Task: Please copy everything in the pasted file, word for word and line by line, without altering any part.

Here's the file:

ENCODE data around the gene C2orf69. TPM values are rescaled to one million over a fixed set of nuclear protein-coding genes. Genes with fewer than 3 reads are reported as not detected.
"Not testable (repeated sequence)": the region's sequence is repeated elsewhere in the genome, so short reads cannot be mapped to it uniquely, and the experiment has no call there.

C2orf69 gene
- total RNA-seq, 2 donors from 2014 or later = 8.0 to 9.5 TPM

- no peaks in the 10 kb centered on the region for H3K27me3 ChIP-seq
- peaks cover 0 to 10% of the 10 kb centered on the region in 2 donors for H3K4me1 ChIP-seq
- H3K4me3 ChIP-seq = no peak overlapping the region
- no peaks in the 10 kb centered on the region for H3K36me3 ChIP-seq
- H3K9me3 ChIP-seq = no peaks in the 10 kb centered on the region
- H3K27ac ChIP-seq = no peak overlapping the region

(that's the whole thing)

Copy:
ENCODE data around the gene C2orf69. TPM values are rescaled to one million over a fixed set of nuclear protein-coding genes. Genes with fewer than 3 reads are reported as not detected.
"Not testable (repeated sequence)": the region's sequence is repeated elsewhere in the genome, so short reads cannot be mapped to it uniquely, and the experiment has no call there.

C2orf69 gene
- total RNA-seq, 2 donors from 2014 or later = 8.0 to 9.5 TPM

- no peaks in the 10 kb centered on the region for H3K27me3 ChIP-seq
- peaks cover 0 to 10% of the 10 kb centered on the region in 2 donors for H3K4me1 ChIP-seq
- H3K4me3 ChIP-seq = no peak overlapping the region
- no peaks in the 10 kb centered on the region for H3K36me3 ChIP-seq
- H3K9me3 ChIP-seq = no peaks in the 10 kb centered on the region
- H3K27ac ChIP-seq = no peak overlapping the region